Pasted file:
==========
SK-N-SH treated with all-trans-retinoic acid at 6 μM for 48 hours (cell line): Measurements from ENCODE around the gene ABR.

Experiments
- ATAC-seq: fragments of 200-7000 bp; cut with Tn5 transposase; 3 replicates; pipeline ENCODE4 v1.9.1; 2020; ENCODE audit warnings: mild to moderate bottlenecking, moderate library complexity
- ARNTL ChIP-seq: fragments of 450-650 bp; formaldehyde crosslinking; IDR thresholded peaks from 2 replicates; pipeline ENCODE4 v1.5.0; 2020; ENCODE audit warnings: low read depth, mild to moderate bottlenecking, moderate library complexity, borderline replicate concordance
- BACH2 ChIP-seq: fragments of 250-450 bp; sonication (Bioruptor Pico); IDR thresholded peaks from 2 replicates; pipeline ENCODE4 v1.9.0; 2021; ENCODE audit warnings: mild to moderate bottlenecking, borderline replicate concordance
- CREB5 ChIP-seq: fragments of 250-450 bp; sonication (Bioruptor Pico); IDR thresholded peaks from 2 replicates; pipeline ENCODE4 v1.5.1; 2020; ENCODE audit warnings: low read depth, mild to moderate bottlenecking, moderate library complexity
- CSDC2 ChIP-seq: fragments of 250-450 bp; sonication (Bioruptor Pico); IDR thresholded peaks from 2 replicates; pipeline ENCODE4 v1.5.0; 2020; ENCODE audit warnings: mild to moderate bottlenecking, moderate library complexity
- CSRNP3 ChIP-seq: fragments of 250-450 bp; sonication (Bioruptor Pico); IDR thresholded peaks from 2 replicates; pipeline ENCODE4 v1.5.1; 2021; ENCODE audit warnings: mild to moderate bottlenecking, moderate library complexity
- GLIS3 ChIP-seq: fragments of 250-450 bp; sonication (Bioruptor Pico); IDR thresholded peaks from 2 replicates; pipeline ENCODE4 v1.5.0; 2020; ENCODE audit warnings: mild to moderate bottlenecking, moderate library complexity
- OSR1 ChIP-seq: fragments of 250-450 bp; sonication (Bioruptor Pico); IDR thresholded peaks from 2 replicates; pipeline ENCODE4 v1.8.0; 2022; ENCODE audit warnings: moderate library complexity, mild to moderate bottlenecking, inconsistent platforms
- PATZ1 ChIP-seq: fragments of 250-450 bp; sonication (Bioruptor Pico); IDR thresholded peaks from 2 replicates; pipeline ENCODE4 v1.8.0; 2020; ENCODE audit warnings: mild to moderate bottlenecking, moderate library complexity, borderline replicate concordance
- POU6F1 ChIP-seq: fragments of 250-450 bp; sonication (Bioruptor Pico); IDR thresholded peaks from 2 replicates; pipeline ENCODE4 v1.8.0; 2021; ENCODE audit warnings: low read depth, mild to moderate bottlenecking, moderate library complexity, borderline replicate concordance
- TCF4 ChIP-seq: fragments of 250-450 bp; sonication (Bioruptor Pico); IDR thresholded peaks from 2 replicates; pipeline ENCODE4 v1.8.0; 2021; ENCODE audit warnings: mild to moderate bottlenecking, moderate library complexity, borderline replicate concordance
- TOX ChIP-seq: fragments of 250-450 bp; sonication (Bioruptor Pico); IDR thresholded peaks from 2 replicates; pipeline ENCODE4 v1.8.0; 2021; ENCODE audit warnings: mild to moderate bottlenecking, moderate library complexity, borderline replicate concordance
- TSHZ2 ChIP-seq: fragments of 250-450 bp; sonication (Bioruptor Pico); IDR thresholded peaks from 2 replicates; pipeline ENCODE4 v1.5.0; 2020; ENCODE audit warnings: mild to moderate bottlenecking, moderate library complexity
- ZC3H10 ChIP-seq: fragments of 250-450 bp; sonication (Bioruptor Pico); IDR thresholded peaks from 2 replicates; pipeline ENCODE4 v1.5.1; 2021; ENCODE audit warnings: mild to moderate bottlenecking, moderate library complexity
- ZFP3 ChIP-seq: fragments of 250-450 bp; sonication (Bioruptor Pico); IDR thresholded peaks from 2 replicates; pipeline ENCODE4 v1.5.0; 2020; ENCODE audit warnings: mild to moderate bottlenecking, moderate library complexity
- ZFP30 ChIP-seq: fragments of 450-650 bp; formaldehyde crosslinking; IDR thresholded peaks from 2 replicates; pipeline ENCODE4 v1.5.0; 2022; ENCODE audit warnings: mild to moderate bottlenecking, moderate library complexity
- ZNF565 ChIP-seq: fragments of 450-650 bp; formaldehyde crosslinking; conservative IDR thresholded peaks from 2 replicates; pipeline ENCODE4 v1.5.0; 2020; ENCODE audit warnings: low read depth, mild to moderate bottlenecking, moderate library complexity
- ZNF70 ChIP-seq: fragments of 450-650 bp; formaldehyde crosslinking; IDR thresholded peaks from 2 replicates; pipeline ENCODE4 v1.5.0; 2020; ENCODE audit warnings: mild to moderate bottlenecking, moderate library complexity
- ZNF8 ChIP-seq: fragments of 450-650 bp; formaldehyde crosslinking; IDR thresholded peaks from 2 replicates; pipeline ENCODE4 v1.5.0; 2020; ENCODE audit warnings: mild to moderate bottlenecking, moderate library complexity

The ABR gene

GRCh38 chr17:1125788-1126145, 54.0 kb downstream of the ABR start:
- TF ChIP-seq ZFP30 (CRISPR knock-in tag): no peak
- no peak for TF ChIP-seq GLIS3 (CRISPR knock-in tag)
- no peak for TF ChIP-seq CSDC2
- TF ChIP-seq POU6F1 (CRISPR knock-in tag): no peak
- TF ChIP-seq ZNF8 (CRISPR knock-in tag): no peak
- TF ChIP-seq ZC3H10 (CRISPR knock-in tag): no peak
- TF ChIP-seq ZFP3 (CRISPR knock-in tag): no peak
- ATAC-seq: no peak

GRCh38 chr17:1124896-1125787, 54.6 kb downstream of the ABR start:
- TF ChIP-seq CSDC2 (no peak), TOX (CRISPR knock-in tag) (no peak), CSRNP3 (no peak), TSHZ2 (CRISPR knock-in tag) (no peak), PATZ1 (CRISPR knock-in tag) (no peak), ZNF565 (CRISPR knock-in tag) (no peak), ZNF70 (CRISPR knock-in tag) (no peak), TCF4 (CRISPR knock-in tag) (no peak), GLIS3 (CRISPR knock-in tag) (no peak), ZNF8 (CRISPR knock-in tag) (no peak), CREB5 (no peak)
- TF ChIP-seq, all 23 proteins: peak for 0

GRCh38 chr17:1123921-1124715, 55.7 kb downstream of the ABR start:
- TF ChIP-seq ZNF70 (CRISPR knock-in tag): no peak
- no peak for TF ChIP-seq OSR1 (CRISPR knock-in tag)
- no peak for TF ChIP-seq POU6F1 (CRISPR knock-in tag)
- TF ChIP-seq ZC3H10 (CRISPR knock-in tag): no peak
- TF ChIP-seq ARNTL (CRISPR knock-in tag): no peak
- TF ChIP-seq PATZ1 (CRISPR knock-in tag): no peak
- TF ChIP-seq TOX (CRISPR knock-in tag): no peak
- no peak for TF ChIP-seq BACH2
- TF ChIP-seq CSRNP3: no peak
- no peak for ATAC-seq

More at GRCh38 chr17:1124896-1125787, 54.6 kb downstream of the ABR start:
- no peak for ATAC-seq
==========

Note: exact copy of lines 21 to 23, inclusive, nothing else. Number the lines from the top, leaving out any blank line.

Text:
- ZNF8 ChIP-seq: fragments of 450-650 bp; formaldehyde crosslinking; IDR thresholded peaks from 2 replicates; pipeline ENCODE4 v1.5.0; 2020; ENCODE audit warnings: mild to moderate bottlenecking, moderate library complexity

The ABR gene

GRCh38 chr17:1125788-1126145, 54.0 kb downstream of the ABR start: